A study commissioned by Mazars which canvassed public opinion on the UK economy and the audit industry found that just 17% of 2,000 respondents trust the current audit system.

Due to the high profile nature of the collapse of construction company Carillion in January of 2018 and the following scrutiny of its auditors, the study found that the public has a real interest in ‘an audit system that makes our economy stronger through improved transparency and accountability, and is unwilling to accept high profile corporate failures as the status quo’.

The study found that nearly two-thirds (62%) of respondents do not trust the current audit system to provide independent and accurate assessments of a company’s financial position.

In addition, nearly three-quarters (72%) of respondents supported the introduction of joint audit as a solution to the accounting scandals and corporate failures in recent years.

One of the key proposals for encouraging reform in the UK audit market in the UK’s Competition and Markets Authority’s (CMA) review of the audit industry was to introduce a system of joint audit.

This proposed reform received a mixed response from members of the profession. While Mazars was a strong supporter of this proposal, a number of stakeholders suggested that this could reinforce the notion that it is only the Big Four that is capable of conducting the audit of highly complex, multi-national businesses with the mid-tier firm involved in the joint audit seen as secondary to them.

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By GlobalData

In July, the now chair of the UK’s Financial Reporting Council (FRC) Simon Dingemans said that he was ‘not convinced’ that joint audit was the answer to reforming audit in the UK.

Mazars global head of audit and partner David Herbinet said: “We have long believed that the public has a real interest in an audit system that makes our economy stronger through improved transparency and accountability, and our research only strengthens this belief. High profile company collapses are becoming all too common, and impact hard-working people who understandably have grave concerns and are now demanding action.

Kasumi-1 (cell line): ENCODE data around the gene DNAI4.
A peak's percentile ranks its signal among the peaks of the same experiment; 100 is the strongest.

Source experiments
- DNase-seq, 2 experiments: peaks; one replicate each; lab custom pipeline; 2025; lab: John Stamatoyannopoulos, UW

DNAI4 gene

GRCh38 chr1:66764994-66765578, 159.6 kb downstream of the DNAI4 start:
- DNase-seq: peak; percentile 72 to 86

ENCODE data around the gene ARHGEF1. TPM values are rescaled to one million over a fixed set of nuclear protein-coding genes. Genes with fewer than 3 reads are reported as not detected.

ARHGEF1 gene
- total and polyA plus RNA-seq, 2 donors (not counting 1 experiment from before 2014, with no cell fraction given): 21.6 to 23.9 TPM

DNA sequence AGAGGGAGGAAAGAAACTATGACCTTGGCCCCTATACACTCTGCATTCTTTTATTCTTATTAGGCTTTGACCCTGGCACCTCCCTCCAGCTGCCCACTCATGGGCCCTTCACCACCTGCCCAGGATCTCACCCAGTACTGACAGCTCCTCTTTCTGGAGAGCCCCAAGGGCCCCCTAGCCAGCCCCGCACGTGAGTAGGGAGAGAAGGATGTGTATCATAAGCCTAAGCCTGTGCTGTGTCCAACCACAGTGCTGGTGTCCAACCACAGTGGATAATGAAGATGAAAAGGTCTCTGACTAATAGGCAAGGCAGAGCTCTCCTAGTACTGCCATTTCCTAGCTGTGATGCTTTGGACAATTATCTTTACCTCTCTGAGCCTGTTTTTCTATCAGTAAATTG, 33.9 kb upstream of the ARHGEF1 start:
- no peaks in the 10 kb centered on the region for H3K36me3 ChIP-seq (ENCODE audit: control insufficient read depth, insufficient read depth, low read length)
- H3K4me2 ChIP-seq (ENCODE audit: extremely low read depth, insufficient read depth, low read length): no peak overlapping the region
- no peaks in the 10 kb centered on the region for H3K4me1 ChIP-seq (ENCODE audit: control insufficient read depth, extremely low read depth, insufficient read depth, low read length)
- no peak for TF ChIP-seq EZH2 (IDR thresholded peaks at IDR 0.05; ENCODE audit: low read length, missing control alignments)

“There is insufficient choice and resilience in the audit market,” Herbinet continued. “Substantial reform is now critical to the sustainable success of our largest companies and the wider economy. Nearly three out of every four members of the public (72%) support the introduction of mandatory joint audit as a remedy, and we see this particular reform as a major opportunity to create an even playing field for challenger firms to compete more fairly in the large corporate market, in which 99% of the audit fees of FTSE 350 companies are currently paid to just four firms. A diverse market is vital for audit quality and for the overall functioning of the economy.

“The CMA has produced a very effective range of measures to create a genuinely competitive audit market that addresses the needs of society. This represents the clearest opportunity in decades for real change.  It’s now time to maintain momentum and pursue brave solutions.”

While there is an appetite for reform in the UK audit industry, Jon Kingman who led a review into the FRC last week, wrote to Rachel Reaves, chair of the Business, Energy and Industrial Strategy select committee to express his concern of ‘letting the FRC drift on’.